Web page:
Today, about 10% of forests around the world are certified and approx. 20% of American timberland. While there is a legacy of voluntary sustainable forestry practices in the U.S., fragmented land ownership and the cost and effort involved in becoming certified has hindered certification. Even so, every year more tree farms and managed forests become certified with programs such as PEFC, FSC, and SFI, as they not only provide guidelines that ensure that environmental standards are met, but they also make sure that land is managed sustainably, that suppliers and/or manufacturers purchase fiber from responsible farms and forests, and that the fiber is tracked as it moves through the supply chain.
The Forest Stewardship Council (FSC) certifies over 222 million acres of forests in over 82 countries, and its U.S. program certifies about 35 million acres. Certifications include forest management, chain of custody, and controlled wood (the process by which non certified wood is deemed acceptable for mixing it with FSC fiber). Likewise, the Sustainable Forestry Initiative (SFI), with 63 million acres certified in the U.S., offers forest land management, fiber sourcing, and chain of custody certifications. It also addresses environmental issues, from water quality and biodiversity to harvesting and regeneration.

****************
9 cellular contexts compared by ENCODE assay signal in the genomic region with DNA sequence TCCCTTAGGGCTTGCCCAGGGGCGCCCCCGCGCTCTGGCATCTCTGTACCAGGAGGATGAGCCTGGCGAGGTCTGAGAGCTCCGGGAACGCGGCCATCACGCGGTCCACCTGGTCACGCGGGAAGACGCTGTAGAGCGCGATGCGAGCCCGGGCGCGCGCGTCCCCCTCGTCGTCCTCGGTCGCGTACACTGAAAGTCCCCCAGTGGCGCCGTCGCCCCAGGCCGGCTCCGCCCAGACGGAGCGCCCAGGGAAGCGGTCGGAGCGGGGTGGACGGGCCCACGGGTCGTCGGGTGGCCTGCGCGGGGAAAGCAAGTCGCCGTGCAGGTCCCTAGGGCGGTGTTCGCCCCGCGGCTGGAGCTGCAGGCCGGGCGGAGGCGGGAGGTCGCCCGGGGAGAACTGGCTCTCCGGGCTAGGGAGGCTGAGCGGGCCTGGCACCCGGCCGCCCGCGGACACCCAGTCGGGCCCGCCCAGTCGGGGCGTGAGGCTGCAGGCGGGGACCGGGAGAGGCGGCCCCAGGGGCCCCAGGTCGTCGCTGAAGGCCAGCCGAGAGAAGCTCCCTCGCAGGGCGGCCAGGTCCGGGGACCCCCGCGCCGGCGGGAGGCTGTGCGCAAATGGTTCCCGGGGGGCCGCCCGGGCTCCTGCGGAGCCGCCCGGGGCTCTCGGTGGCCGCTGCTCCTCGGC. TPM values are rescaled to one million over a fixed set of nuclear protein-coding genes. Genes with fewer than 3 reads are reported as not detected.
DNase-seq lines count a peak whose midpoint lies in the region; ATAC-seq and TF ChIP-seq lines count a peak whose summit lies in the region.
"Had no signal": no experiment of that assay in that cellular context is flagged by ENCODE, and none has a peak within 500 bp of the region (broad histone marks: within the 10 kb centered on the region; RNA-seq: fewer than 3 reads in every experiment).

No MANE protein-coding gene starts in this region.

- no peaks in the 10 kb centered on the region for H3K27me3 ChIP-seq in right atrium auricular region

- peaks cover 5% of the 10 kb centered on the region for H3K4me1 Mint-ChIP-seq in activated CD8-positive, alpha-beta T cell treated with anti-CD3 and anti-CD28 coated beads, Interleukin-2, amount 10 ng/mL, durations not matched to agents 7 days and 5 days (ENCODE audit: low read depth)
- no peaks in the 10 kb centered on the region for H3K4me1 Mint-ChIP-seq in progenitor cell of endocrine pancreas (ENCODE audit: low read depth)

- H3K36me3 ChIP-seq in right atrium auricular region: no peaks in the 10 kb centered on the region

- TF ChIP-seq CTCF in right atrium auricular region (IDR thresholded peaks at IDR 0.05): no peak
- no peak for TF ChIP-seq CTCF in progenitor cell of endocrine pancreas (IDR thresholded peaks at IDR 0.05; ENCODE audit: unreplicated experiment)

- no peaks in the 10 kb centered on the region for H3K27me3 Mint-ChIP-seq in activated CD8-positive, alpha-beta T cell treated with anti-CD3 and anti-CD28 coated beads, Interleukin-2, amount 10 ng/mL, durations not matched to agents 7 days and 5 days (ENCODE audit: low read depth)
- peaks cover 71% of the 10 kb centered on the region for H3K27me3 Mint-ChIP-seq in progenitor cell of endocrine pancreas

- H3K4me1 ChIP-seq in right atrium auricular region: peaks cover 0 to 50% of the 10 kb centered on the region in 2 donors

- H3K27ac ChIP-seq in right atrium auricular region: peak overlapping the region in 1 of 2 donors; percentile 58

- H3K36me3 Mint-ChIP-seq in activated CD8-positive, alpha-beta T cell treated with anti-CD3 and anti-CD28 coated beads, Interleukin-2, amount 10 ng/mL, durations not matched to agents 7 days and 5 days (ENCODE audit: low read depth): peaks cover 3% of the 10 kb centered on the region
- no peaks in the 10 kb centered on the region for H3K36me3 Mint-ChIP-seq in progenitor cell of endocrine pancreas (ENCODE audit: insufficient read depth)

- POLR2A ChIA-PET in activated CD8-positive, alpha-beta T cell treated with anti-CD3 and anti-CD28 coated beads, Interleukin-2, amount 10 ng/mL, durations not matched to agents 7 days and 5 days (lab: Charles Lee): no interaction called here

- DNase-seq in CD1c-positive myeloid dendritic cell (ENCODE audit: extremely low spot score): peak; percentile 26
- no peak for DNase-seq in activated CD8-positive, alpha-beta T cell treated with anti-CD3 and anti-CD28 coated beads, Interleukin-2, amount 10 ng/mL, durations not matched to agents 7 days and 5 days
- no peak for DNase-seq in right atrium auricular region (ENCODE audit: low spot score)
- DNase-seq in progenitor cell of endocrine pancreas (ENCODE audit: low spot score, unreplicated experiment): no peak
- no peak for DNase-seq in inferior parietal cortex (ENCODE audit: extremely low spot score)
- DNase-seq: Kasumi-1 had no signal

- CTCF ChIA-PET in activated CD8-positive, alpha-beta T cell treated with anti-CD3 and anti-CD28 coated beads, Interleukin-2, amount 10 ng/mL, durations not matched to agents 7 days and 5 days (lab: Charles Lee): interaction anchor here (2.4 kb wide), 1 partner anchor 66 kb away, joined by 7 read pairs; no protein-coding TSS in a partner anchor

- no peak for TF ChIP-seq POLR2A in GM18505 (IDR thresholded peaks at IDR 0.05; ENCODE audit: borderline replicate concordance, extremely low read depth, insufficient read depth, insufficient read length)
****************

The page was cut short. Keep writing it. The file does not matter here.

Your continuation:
Finally, with 37 endorsed national certification systems, the world’s largest certification body is the Programme for the Endorsement of Forest Certification (PEFC), an umbrella organization that endorses other land management systems, such as SFI and FSC. It provides assurance to purchasers of wood and paper products that they are promoting the sustainable management of forests.